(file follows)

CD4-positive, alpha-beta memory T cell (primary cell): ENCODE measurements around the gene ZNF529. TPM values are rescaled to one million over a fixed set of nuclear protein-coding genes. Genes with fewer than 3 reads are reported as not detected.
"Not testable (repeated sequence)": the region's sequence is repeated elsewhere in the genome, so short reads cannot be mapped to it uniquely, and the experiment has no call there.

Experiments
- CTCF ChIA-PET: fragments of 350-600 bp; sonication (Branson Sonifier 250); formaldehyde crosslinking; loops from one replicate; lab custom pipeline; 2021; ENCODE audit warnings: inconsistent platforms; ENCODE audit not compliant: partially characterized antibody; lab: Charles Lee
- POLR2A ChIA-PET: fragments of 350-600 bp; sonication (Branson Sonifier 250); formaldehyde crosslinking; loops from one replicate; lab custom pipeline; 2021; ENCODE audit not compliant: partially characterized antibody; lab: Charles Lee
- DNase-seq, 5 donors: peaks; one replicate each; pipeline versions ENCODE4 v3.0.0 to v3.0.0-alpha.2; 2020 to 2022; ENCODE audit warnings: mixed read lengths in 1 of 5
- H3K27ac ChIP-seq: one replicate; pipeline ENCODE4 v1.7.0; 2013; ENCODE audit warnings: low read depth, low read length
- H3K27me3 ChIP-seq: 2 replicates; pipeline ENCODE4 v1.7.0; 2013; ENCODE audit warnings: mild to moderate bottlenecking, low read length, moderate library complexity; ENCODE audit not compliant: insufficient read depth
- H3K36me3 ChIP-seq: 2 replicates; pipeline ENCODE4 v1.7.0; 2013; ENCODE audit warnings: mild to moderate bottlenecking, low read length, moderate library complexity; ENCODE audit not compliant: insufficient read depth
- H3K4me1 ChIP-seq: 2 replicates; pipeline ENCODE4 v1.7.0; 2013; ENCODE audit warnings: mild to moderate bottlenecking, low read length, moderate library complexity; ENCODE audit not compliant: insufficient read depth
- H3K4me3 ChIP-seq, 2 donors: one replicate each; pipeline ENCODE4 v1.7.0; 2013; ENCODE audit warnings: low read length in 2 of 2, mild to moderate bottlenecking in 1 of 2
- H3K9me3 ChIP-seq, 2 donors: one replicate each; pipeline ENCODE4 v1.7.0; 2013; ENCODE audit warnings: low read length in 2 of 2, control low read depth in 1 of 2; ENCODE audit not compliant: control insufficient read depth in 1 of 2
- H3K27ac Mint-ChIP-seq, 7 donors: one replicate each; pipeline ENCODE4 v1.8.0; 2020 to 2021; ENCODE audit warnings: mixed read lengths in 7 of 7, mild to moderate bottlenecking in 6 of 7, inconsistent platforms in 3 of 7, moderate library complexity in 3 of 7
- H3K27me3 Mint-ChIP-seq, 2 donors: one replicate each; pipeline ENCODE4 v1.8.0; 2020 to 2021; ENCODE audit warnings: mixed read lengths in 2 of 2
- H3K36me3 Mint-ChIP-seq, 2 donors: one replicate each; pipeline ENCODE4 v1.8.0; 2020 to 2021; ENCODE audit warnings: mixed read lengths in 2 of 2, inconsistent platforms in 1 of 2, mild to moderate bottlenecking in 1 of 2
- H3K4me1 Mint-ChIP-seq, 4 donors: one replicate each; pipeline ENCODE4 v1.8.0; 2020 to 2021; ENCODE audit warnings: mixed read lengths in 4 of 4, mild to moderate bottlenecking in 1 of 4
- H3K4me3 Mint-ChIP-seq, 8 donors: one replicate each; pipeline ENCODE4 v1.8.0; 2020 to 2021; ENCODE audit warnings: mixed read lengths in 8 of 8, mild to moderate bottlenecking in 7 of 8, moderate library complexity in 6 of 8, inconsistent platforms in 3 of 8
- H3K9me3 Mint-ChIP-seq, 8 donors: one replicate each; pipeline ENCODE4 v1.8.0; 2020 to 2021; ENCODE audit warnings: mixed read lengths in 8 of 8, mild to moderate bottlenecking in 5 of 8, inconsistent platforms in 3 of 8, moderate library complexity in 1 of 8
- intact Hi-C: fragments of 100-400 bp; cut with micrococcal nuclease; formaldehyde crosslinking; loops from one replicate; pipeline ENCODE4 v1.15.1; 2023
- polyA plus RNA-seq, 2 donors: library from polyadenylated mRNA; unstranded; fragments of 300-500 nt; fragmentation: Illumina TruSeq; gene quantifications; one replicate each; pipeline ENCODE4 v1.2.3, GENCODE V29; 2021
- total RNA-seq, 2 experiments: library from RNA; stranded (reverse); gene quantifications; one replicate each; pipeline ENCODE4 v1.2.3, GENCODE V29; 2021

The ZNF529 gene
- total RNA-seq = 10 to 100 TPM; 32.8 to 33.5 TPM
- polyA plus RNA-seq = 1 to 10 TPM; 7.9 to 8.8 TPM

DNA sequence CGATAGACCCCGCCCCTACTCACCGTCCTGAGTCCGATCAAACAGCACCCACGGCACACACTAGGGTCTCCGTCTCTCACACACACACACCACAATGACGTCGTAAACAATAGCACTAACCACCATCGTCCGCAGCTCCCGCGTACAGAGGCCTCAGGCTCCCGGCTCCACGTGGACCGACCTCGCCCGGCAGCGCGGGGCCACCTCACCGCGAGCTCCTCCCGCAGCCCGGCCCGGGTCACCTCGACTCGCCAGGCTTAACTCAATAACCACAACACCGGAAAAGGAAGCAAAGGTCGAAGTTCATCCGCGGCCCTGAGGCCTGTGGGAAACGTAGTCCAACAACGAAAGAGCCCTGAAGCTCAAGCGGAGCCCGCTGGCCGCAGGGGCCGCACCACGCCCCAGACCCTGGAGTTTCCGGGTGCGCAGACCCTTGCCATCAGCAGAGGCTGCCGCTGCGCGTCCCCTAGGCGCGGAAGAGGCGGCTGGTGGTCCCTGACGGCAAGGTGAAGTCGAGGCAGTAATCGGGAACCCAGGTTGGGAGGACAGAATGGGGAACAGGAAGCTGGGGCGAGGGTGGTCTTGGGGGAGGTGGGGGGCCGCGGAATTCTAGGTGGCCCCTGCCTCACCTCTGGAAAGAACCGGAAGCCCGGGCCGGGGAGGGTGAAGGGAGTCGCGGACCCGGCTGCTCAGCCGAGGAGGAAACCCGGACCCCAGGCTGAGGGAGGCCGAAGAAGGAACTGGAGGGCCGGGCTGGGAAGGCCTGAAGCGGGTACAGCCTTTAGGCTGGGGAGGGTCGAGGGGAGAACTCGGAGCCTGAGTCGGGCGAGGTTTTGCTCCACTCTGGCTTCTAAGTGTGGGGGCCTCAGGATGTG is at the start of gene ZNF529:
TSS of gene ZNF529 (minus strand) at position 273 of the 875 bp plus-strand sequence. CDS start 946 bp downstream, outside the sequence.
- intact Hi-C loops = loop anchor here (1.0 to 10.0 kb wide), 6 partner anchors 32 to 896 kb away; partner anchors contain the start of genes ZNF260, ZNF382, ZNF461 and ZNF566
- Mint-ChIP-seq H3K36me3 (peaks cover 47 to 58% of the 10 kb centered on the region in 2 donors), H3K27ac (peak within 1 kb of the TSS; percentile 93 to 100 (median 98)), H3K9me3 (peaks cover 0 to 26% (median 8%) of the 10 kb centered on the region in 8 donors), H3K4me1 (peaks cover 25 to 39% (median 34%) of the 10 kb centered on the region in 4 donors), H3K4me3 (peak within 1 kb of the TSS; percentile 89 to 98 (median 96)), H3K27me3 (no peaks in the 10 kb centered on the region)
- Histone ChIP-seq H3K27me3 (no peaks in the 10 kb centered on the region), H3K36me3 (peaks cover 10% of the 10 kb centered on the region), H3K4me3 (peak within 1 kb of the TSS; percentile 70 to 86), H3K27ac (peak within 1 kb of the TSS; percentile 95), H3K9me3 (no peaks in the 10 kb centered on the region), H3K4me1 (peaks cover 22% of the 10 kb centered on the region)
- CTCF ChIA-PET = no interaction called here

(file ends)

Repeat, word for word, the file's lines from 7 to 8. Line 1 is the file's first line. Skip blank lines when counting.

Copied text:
- H3K27ac ChIP-seq: one replicate; pipeline ENCODE4 v1.7.0; 2013; ENCODE audit warnings: low read depth, low read length
- H3K27me3 ChIP-seq: 2 replicates; pipeline ENCODE4 v1.7.0; 2013; ENCODE audit warnings: mild to moderate bottlenecking, low read length, moderate library complexity; ENCODE audit not compliant: insufficient read depth